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. Last Updated: 07/27/2016

Good News For Moscow's Film Lovers

The irritating tradition of voicing over foreign-language films in Russian is a relic of the Communist era, cinema professionals say. The public, made wary by the distortions that prevailed in the press in those days, would simply not trust a foreign-language film that had been dubbed - they needed to hear the original soundtrack beneath the voice-over to make sure they were not being tricked.

In addition, subtitles have never really been developed here, presumably because it costs too much. The result is that films ranging from the American-made "Tootsie" to Tengiz Abuladze's Georgian-language "Repentance", which made headlines in the early glasnost era, are ruined for viewers here by a monotone voice reading all the parts in Russian. The original soundtrack may come through, but it is largely inaudible. Viewers who have knowledge of a foreign language are deprived of the chance to hear it spoken. and even Russian speakers have a hard time telling who is saying what.

This is why it is so important for movie-lovers here that the Americom House of Cinema is launching a series of films in the original this weekend with the recently released "Much Ado About Nothing". For once, there will be no droning monologue interfering with Shakespeare's verse.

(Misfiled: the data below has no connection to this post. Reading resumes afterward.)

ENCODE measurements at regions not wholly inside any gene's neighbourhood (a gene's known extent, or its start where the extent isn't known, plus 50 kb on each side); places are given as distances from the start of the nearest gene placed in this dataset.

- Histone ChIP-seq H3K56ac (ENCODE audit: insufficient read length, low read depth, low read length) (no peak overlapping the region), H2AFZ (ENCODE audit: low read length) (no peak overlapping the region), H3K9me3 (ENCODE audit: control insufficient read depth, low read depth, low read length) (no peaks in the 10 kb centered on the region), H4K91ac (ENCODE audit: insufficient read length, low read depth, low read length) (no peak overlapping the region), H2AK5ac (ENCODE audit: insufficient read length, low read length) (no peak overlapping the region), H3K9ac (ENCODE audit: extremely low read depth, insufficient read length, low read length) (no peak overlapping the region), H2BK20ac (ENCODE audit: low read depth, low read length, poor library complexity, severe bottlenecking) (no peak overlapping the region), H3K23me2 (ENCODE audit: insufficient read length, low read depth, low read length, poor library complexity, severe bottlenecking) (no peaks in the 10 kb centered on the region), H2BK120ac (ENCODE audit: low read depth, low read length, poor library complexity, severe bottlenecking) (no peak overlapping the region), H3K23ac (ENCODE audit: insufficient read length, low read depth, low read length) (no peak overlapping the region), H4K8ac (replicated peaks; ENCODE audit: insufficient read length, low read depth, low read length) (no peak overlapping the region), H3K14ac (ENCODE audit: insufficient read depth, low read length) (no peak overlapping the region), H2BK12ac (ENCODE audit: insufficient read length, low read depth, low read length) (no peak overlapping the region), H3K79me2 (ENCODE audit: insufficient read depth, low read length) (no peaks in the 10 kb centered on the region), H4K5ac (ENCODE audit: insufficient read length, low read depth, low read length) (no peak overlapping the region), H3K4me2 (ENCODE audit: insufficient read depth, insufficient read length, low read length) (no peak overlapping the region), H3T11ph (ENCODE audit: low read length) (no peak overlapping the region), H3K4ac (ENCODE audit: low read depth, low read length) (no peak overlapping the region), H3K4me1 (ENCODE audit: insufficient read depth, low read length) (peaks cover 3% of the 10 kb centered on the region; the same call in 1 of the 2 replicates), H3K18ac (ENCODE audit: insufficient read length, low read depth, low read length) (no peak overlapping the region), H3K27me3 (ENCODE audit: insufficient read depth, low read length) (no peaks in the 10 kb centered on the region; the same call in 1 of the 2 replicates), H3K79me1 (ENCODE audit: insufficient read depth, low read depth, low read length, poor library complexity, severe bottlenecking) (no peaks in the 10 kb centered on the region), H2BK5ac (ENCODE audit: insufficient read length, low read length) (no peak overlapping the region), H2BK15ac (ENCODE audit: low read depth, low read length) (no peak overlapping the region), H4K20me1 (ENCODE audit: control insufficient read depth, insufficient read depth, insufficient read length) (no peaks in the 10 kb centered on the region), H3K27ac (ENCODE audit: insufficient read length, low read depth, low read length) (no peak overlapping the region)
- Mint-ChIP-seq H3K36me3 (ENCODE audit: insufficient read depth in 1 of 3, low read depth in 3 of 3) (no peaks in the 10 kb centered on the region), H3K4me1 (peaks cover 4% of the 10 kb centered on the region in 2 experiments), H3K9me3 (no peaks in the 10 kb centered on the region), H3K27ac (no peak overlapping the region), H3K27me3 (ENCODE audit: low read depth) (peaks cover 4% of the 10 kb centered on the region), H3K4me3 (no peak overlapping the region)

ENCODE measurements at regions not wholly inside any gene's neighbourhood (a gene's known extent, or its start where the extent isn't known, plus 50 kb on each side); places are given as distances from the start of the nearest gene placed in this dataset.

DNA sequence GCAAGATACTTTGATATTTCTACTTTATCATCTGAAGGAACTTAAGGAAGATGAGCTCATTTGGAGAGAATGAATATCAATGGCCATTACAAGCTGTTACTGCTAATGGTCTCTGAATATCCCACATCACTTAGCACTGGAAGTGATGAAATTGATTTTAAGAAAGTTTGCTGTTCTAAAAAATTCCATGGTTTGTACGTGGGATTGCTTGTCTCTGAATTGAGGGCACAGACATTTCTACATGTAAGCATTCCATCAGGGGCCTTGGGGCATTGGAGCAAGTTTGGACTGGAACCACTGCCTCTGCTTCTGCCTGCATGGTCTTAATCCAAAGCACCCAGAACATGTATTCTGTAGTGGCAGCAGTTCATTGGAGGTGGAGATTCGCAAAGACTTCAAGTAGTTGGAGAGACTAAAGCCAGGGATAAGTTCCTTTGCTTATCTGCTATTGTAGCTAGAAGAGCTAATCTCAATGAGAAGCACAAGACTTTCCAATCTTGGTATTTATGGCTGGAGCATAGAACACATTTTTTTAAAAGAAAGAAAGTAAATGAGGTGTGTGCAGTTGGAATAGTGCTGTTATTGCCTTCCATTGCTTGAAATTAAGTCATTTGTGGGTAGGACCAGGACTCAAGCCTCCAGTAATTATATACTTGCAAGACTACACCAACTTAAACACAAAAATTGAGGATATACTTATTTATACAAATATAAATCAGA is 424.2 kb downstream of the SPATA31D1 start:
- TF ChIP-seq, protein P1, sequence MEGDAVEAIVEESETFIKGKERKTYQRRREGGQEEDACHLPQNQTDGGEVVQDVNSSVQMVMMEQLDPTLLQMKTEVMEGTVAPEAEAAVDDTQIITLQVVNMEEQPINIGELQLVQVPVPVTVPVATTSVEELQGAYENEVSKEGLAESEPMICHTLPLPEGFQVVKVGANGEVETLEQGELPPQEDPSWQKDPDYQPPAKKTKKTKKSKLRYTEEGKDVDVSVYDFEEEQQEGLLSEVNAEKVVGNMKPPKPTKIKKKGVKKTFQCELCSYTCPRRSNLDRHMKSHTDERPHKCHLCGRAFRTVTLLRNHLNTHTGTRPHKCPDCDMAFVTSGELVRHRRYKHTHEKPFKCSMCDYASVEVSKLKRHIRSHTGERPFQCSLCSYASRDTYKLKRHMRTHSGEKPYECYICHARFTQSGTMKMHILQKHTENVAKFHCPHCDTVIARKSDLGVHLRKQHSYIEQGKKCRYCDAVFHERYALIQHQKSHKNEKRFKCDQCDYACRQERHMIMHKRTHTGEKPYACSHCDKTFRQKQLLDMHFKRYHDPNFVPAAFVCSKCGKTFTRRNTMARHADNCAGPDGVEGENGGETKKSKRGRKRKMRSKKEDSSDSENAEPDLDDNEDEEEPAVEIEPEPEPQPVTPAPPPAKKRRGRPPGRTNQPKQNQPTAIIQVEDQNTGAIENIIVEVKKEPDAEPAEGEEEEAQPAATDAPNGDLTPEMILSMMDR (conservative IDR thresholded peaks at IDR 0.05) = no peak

The screening is significant for another reason as well: The fact that an American producer has agreed to show a first-run film in Russia is the first sign that the boycott of the Russian market by American producers is beginning to end.

The boycott was prompted by rampant movie piracy in the former Soviet Union, and a lack of protection under the law. Because the Soviet Union had never signed the Bern Convention guaranteeing international copyright protection, pirated videos and films have been routinely shown and sold throughout the former Soviet Union.

Though the Russian parliament passed a copyright law earlier this year, the situation is still risky. The Samuel Goldwyn Company, which co-produced "Much Ado About Nothing" with the actor Kenneth Branagh, has taken special precaution to ensure that the film reels are never left unattended from the time they leave the United States to the time they leave Moscow.

Officials at the Americom Business Center say that so far only independent studios have agreed to participate. There is little doubt that Moscow's growing expatriate community, now numbering some 80, 000 people, as well as the growing number of Russians who can afford $10 for a ticket, will support the program.

As foreign movies in Russian finally begin to come of age, it is to be hoped that other producers will support it as well and be willing to take a risk on Russia.